15.2 Theories of Economic Policy
It is difficult to define precisely the economic system on which Americans rely for the satisfaction of material needs. The economists propound several theories regarding the working of the economy, on the basis of which, government officials develop an economic policy.
15.2a Laissez-faire Economics
The doctrine of ’Laissez-faire’ meaning ’to
leave alone’ developed from Adam Smith’s Wealth of Nations,
in which Smith opposed all government activities that restricted
free enterprise. However, he favored government activities to promote
the general welfare. The essentials of a laissez-faire economy are
government enforcement of contracts by which men, materials, and
facilities are organized in the production system, the maintenance
of patent rights, and the provision of a stable money system. Competition
is the great economic stimulus according to the laissez-faire theory.
15.2b Keynesian Economic Theory
In his General Theory of Employment, Interest and Money (1936), John Maynard Keynes, an English economist, analyzed the impact of government spending on the course of economic development. The theory of compensatory spending was advocated by Keynes during the Depression.
Keynes stated that national income would fall, if people did not consume enough or invest enough. In order to increase national income, it was necessary to spend money on consumption goods (like clothes or food), or on investment goods (like steel mills and dock facilities), or on both. It was necessary for government to do the spending, and investing, if private enterprises did not or could not do so. The Keynesian approach was linked to concepts requiring governmental influence on public works, wages, prices, credit and taxation. The general objective was to spend public money in such a way as to put funds in the hands of people so that it could be used to buy the things they required for immediate use. This was expected to lead to expanded production to meet consumer demands. Congress accepted the Keynesian approach by passing the Employment Act of 1946.
President Franklin Roosevelt’s New Deal incorporated several idea of Keynes in order to relieve the suffering of the American people, through programs like the Civilian Conservation Corps (CCC). The Roosevelt administration also undertook the famous Works Progress Administration (WPA), spending billions of dollars on local projects.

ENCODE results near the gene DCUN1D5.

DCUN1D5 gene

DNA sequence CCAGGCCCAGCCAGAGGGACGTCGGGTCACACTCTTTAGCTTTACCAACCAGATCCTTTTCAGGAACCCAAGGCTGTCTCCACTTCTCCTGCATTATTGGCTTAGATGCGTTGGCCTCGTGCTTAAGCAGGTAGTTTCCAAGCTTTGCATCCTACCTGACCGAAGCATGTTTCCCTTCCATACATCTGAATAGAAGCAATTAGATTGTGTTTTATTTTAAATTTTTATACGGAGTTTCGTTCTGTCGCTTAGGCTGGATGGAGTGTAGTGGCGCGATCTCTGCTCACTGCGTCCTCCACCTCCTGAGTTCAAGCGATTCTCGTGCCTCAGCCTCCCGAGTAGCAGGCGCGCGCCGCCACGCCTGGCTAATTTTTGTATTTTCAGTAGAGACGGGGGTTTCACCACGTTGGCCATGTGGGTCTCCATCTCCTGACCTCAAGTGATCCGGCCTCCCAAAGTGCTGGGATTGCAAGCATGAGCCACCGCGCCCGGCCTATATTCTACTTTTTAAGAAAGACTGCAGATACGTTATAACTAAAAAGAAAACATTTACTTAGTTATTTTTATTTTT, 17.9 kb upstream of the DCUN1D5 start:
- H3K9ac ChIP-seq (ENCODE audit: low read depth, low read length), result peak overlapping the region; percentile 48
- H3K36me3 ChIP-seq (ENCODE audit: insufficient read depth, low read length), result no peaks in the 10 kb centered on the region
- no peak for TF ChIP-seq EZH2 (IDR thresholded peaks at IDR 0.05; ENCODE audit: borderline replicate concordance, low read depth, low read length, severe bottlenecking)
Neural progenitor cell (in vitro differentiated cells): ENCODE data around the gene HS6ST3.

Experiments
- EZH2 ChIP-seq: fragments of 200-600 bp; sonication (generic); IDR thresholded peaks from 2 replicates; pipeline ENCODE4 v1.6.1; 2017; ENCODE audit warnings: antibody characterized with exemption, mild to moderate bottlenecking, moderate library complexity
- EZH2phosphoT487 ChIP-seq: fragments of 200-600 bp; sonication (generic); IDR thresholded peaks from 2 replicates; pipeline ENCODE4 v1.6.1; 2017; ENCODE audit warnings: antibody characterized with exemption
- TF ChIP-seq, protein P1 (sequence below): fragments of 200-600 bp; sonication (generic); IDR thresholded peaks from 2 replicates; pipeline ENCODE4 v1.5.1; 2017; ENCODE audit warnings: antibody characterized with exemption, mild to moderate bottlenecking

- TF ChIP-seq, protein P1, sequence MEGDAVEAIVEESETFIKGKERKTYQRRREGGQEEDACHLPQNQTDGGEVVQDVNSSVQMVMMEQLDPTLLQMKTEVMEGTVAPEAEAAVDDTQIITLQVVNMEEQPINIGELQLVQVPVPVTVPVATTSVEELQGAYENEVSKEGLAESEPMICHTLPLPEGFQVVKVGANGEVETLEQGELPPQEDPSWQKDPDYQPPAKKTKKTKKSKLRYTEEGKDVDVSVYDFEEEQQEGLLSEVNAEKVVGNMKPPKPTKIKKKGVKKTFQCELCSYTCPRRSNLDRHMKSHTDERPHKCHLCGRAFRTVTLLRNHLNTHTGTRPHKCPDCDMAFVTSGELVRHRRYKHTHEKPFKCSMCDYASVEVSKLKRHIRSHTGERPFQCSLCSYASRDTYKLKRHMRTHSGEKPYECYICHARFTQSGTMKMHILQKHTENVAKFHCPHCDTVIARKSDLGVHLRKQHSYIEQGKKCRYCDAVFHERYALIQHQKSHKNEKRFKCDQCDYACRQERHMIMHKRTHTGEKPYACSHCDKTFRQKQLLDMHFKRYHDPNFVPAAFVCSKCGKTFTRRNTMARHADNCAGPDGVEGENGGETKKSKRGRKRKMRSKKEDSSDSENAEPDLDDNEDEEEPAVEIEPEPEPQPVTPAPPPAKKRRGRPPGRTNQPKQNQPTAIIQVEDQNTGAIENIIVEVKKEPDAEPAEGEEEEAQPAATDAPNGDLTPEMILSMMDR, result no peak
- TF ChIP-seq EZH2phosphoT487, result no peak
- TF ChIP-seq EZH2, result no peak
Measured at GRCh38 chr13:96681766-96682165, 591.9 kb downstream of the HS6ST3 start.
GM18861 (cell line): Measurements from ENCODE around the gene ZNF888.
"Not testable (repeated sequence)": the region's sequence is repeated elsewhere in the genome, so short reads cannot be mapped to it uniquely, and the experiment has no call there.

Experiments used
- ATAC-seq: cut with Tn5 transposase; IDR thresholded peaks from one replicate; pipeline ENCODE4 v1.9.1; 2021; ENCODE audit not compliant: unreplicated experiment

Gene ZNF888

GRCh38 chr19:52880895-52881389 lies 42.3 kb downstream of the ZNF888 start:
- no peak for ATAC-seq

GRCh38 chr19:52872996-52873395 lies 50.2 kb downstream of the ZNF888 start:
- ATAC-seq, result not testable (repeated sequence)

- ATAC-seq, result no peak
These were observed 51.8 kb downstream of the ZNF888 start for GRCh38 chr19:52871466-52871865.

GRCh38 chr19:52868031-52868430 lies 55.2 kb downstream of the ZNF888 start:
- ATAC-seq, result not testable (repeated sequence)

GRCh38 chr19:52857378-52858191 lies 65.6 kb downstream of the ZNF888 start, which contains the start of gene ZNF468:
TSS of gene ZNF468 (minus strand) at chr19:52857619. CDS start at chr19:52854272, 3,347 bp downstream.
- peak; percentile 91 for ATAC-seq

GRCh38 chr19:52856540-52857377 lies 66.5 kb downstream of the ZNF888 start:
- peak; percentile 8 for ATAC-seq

According to some economists, led by Milton Friedman, a healthy economy could be created by controlling the supply of money. They concluded that the Keynesian theory led to excessive government intervention. They Federal Reserve system, established in 1913, was an existing institution designed to assure American business of a flow of credit to guarantee its further expansion and to regulate the money supply.
Under the Federal Reserve Act of 1913, the U.S. is divided into 12 districts, with a Federal Reserve Bank, located in each. These banks do not function as commercial banks serving the public. They are depositories and fiscal agents of he national government they assist in the issue and redemption of government bonds, and carry out several other fiscal functions. They also serve as clearing houses and collection agents for the member banks of the Reserve System. They hold or deposit the reserve balances required of member banks as well as discount notes, draft and other commercial paper offered as security for loans. The Federal system is broadly supervised by a Board of Governors composed of seven members appointed by the president, with the consent of the Senate, for fourteen-year terms. Thus the main function of the system was to maintain monotony and credit conditions favorable to sound business activities, and to influence financial stability through controls exerted over the credit policies of banks.
15.2d Supply-side Economics
Since Keynesian economics did not succeed in dealing with high rates of inflation and unemployment during the early 1980s, there was a proposal to cut taxes and deregulate the economy, by supply-side economist such as Arthur Laffer. It was felt that stimulation of the business sector would provide companies with capital for expansion. They would be able to hire more workers and develop new products. And when more people were employed with higher wages, it would lead to an increase in taxable income, it would offset the tax cuts and provide government with the required revenue. Since this approach was accepted by the Reagan administration, it came to be referred to as Reaganomics.
However supply-side policies did not meet with much success, as the Reagan administration increased defence expenses, which the theory did not take into account. Thus increased expenses along with tax cuts resulted in a massive budget deficit. Besides, though theory stated it, businesses were not under any obligation to convert their economic profits into the production of new capital expenditure. The rate of unemployment also did not decrease.